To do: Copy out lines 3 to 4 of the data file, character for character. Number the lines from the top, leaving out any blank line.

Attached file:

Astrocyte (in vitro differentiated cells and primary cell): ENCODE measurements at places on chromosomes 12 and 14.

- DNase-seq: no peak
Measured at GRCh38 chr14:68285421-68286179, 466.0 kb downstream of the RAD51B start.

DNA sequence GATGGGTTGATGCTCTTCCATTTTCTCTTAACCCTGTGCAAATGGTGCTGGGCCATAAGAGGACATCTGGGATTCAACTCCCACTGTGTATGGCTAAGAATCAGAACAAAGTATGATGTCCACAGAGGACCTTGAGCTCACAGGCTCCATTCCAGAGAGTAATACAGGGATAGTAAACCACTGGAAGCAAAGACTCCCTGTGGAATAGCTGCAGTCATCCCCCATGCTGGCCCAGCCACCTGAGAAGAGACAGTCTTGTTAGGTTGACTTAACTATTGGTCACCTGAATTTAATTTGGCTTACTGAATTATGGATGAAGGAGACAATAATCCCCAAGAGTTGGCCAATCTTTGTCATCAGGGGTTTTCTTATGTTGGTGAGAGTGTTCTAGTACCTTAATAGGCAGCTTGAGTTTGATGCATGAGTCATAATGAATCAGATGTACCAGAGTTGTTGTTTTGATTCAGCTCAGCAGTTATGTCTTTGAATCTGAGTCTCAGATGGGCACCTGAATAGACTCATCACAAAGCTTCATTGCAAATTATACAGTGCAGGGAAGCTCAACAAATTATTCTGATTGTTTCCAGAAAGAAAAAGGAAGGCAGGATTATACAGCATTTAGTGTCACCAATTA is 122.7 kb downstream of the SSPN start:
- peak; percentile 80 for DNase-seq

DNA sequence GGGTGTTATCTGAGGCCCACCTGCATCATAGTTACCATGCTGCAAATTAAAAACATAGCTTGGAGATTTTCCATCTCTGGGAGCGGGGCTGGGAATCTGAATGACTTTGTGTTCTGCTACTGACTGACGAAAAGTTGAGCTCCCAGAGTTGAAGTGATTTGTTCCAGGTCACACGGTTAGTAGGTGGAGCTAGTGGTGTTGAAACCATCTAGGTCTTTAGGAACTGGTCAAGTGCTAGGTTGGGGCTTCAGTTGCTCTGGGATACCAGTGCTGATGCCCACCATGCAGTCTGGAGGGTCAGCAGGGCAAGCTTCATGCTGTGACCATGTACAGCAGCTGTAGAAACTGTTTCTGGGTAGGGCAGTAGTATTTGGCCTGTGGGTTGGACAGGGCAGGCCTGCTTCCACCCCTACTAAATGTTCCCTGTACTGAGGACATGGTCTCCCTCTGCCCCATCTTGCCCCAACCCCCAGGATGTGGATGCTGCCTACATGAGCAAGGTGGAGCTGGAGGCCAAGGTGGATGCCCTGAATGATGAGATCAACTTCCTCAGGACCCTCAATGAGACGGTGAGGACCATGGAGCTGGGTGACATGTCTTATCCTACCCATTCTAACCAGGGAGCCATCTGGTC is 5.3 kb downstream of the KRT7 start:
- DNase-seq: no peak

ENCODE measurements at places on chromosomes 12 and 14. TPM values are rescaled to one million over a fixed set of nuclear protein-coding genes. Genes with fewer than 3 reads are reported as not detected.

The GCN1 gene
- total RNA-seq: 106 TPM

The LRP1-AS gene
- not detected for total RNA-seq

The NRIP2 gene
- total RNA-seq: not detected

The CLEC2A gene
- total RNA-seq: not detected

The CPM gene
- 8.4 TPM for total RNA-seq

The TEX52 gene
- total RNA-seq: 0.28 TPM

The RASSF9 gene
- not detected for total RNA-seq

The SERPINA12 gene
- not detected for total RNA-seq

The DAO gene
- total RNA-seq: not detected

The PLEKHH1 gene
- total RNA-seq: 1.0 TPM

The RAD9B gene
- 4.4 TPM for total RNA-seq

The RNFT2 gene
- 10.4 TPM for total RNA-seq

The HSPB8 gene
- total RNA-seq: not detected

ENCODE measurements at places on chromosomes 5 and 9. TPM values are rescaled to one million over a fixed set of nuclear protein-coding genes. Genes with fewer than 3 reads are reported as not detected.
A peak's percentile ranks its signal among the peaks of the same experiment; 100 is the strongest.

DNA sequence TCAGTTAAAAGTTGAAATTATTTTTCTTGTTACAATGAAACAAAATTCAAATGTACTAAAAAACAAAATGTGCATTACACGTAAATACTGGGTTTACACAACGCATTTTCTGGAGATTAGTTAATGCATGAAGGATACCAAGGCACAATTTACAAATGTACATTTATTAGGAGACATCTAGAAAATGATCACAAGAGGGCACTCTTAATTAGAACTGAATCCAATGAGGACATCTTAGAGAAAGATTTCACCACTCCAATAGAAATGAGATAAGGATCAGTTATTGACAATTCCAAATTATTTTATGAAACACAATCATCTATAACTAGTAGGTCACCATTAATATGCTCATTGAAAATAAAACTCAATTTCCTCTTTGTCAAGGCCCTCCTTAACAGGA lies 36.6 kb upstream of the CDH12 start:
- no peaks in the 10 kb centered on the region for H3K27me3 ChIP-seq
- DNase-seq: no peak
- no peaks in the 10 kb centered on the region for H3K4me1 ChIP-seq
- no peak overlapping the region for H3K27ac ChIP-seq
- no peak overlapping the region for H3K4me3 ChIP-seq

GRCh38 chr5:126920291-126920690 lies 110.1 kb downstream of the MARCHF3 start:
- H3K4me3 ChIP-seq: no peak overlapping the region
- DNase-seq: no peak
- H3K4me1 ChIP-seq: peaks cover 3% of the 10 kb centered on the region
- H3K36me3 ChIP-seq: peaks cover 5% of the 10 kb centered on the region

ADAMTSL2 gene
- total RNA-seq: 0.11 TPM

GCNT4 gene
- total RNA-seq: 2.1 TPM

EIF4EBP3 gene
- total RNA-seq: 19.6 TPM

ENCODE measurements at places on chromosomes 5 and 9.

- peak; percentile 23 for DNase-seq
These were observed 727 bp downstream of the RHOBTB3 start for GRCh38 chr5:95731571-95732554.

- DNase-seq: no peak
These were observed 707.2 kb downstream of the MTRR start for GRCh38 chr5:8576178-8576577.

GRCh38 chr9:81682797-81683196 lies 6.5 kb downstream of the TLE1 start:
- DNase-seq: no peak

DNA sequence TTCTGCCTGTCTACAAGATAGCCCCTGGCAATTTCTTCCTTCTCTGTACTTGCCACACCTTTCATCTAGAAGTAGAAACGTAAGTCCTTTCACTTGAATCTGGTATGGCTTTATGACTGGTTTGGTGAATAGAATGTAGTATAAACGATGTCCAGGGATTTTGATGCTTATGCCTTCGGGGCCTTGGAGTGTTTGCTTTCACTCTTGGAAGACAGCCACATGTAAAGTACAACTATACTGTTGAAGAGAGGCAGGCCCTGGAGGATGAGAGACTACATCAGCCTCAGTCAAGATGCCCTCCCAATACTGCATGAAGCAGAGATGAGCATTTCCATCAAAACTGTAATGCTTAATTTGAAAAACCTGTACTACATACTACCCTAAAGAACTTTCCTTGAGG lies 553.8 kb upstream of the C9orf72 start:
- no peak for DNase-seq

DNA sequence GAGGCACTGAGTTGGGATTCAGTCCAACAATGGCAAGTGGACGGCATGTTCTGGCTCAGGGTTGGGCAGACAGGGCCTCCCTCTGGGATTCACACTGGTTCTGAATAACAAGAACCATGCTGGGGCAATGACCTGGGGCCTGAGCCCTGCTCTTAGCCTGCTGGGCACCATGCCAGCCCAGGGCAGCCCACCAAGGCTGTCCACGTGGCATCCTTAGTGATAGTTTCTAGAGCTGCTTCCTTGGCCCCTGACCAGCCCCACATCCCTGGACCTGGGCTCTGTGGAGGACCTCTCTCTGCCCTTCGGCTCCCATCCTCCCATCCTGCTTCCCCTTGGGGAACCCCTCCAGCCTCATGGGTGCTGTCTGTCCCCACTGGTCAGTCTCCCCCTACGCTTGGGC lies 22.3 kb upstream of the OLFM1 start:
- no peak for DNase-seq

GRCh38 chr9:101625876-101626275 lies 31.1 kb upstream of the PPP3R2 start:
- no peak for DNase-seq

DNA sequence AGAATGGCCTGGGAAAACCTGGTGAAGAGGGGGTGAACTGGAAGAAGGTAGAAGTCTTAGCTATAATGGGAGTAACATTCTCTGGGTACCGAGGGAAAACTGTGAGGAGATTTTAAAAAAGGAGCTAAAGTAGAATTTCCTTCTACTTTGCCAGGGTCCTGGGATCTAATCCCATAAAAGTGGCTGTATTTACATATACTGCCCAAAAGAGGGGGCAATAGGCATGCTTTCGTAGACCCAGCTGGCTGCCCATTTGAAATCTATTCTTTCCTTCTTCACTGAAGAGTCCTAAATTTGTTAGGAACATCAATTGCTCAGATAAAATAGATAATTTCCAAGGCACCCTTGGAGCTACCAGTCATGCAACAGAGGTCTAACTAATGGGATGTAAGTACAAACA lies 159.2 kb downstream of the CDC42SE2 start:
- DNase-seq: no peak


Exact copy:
Measured at GRCh38 chr14:68285421-68286179, 466.0 kb downstream of the RAD51B start.

DNA sequence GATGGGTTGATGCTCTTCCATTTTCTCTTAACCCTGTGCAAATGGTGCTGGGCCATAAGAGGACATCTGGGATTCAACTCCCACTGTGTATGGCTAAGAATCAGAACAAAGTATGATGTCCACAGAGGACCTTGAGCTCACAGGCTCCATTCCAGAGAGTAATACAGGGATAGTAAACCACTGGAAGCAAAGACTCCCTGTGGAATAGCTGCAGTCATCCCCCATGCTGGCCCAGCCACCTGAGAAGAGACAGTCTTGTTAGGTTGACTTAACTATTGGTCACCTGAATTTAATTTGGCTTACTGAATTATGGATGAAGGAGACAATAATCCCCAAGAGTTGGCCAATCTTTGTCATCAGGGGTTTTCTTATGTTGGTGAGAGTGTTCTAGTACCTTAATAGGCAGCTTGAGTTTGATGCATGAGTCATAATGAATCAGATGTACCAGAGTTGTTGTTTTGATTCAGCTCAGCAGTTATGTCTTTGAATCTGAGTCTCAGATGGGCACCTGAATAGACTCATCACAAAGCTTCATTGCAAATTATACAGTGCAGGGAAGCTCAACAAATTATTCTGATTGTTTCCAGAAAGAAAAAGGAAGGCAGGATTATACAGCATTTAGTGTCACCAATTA is 122.7 kb downstream of the SSPN start: